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Category: Main Dishes, Pork

About the Author ()

Award Winning Food Preservationist, Fisherman, Online Contributor to Our State Magazine Newsletter.

Comments (13)

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  1. Bill Blake says:

    Happy New Year Steve,
    I’ve been reading your site for over a year now. I always enjoy the stories and recipes that remind me of simpler days and times. I grew up in Southeastern NC (Columbus County) and we too had this traditional New Years Day meal, a tradition I’ve continued as I’ve grown older.
    While the basics here are the same, Mom never added sugar to her collard greens and cornbread was pan fried (no sugar there either). While I’ve had the baked cornbread many times in my life I’ve never prepared it that way and decided to use your recipe. It was very tasty and I’m glad I decided to give it a try. I’m not sure I prefer it to what I’m accustomed to but it was certainly delicious.
    Thank you again for the entertainment and memories you’ve stirred for me in 2015 and hoping for many more in 2016.

  2. Dee Jones says:

    I live in coastal south Mississippi, and have a pot of blackeyes with leftover ham simmering on the stove as I type this. Fixing to pick some greens from my garden, and pick up a quart of buttermilk to make jalapeño cheese cornbread (yellow, of course). Thinking of making homemade ‘naner pudding for dessert.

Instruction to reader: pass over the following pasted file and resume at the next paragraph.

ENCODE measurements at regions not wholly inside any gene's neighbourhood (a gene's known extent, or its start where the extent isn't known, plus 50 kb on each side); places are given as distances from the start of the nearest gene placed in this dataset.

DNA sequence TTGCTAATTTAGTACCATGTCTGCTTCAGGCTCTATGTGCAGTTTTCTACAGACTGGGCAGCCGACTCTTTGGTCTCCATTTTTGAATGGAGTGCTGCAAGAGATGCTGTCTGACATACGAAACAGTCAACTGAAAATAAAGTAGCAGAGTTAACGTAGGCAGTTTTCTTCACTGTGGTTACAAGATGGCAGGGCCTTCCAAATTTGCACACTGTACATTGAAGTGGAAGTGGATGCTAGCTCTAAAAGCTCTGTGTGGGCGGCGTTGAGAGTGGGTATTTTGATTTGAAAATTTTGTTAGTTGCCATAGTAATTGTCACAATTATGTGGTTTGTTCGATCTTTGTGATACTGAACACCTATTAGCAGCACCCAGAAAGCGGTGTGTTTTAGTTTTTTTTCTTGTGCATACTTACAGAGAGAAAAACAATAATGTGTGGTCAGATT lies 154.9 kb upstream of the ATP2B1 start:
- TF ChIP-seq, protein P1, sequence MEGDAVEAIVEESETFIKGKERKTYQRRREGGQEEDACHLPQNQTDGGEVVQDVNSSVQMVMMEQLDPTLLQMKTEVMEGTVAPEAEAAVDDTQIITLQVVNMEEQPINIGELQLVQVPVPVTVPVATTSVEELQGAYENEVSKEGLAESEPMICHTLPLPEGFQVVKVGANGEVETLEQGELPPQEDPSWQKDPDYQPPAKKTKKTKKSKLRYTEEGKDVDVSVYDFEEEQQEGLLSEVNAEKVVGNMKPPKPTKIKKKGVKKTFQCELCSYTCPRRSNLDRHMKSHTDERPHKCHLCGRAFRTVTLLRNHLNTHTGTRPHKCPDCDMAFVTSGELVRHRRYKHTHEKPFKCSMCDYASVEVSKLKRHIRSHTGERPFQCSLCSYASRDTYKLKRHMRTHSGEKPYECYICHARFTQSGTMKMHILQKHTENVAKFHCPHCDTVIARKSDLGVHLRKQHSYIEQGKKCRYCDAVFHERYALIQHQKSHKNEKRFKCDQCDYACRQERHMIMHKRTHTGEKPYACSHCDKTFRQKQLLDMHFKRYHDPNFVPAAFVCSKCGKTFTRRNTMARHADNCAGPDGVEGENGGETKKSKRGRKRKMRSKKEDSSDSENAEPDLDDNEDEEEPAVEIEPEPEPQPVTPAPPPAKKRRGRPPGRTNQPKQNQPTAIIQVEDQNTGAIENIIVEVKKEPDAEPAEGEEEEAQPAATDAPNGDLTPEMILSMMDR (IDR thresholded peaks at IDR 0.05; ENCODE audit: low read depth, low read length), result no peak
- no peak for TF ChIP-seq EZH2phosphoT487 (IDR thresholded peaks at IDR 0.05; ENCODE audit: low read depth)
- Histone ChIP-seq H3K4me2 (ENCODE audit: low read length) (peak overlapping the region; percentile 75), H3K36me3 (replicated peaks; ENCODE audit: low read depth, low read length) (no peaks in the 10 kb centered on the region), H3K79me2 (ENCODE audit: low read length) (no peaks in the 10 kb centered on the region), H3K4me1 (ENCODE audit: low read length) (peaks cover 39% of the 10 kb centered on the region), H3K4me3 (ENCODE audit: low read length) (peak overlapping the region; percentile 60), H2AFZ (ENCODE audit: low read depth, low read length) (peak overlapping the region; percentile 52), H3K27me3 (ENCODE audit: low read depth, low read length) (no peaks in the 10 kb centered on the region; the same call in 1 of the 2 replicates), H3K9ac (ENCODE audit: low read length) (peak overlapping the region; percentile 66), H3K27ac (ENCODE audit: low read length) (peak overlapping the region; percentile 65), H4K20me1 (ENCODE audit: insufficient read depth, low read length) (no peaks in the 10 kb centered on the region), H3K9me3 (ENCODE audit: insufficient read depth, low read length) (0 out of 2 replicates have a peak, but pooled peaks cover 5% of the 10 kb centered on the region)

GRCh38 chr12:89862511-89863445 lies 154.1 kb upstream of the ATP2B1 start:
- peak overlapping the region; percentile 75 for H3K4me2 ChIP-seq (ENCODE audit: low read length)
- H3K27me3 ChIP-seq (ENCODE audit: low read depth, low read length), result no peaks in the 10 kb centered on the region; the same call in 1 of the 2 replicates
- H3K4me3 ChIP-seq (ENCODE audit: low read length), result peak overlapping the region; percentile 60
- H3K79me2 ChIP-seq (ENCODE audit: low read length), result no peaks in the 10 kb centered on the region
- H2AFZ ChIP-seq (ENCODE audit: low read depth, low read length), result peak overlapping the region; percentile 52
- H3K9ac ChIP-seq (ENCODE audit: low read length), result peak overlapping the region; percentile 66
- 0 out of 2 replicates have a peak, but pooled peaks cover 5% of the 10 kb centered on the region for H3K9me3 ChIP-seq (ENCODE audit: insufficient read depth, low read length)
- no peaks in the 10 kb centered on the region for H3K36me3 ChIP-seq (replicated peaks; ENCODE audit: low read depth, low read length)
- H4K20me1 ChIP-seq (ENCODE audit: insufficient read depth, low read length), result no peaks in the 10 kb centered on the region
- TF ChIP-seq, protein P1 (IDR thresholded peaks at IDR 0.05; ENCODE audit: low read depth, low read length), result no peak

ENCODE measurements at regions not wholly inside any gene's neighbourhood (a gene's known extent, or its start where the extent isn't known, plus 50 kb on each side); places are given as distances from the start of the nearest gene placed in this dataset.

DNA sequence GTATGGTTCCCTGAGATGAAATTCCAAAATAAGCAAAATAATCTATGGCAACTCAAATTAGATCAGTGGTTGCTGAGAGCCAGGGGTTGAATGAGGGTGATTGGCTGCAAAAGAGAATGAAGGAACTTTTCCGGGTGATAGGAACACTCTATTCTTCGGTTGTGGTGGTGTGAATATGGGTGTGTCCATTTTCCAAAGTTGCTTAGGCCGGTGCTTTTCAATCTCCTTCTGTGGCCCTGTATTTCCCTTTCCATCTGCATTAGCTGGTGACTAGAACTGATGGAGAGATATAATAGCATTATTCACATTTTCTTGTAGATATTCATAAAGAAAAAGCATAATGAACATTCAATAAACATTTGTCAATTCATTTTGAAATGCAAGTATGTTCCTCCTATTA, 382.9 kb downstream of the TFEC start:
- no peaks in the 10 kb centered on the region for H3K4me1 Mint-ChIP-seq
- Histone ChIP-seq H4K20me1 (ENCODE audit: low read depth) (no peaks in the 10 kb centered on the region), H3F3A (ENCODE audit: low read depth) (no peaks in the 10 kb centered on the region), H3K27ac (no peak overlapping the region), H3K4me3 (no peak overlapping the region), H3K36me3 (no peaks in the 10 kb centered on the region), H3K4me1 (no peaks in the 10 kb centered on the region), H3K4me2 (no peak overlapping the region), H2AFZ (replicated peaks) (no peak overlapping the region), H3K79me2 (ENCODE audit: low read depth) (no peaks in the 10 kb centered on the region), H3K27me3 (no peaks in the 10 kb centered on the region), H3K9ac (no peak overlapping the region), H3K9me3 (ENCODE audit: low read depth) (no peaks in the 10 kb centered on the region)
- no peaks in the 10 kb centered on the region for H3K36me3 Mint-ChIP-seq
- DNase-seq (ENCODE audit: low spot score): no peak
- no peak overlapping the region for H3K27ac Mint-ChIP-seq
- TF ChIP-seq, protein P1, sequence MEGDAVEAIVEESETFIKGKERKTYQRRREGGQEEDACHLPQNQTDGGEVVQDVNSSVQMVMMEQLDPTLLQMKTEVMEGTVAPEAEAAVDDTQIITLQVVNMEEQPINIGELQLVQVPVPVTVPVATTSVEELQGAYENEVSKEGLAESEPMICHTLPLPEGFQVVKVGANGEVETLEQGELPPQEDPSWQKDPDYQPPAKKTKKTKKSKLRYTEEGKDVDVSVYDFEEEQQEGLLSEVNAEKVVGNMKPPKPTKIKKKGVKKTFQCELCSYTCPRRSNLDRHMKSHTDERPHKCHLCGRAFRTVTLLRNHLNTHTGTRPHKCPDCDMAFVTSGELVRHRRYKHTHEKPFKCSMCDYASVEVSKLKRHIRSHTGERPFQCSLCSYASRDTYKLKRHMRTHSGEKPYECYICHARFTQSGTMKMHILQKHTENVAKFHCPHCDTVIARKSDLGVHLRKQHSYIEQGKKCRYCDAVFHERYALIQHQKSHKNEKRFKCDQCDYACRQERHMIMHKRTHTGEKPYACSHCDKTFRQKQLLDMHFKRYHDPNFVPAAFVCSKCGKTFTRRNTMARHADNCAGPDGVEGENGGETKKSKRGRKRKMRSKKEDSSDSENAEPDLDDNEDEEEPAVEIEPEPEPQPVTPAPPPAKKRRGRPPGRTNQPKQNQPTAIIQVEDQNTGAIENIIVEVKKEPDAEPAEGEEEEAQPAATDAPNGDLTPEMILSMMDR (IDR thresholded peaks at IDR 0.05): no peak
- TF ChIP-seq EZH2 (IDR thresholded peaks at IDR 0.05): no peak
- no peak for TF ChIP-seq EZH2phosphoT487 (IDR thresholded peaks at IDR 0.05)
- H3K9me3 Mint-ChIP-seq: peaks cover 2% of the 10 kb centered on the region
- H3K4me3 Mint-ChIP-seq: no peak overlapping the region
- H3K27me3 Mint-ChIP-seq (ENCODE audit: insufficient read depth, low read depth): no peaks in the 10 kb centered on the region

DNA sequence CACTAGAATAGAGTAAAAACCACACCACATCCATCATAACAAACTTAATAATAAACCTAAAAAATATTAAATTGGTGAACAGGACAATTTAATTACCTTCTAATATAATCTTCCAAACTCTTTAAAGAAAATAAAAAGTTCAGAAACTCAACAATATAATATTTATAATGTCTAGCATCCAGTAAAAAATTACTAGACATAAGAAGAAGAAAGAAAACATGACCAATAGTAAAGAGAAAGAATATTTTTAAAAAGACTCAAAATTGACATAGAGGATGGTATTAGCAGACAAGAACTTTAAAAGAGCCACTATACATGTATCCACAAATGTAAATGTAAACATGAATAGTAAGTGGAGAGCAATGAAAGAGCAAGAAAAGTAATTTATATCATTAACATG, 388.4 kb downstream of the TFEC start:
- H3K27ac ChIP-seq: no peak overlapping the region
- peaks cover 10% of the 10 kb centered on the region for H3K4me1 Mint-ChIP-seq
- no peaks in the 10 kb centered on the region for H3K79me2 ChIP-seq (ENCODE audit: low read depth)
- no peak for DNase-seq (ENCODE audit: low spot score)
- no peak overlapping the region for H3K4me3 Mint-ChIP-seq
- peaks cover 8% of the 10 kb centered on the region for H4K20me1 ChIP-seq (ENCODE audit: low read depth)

My Indiana-born and reared Grandma always had a big pot of hambone and some sort of beans, cornbread, greens and pork for New Year’s Day supper, but she said the reason for never serving chicken was because pork roots forward, but chickens scratch backwards. She also mentioned a copper penny in the pot, but I never saw this. I never knew if this was also a rural tradition in other areas besides the south, or if she adopted the custom on behalf of my West Virginian grandfather.

  3. Sandra Lowry says:

    Dear Steve,
    Glad you spent some time with your family on Christmas Eve and I understand your “alone” time on Christmas Day also. My husband and I were home alone Christmas and it was nice. Everyone needs time to themselves with their thoughts and memories.
    I have enjoyed all your stories and recipes this year and look forward to all the ones you will share with us in 2016. I hope you have a Happy, Healthy New Year!
    Thank you for all the inspiration you give us.
    Sandra Lowry

  4. Kathy Curtis says:

    Good morning Steve,

    I was born and raised in New York, however both my parents were from the south, Mississippi and Virginia. Every New Year my mother would prepare collard greens, black eye peas, chitlins, corn bread and peach cobbler (yum). Thursday I will be preparing the traditional New Years meal – the chitlins, knowing my parents (deceased) will be proud. I adore your stories. Have a blessed New Year.


  5. Mary says:

    Great article for New Year’s Day meal. Pinned and will be cooking it on Jan 1, 2016. Happy New Year!!!!!

  6. Brenda Sewell says:

    Just like you eat any pork, it doesn’t have to be hog Jowl. The same goes with greens, you can substitute cabbage. So a nice Cole slaw or cooked cabbage, yum. Enjoy reading your posts.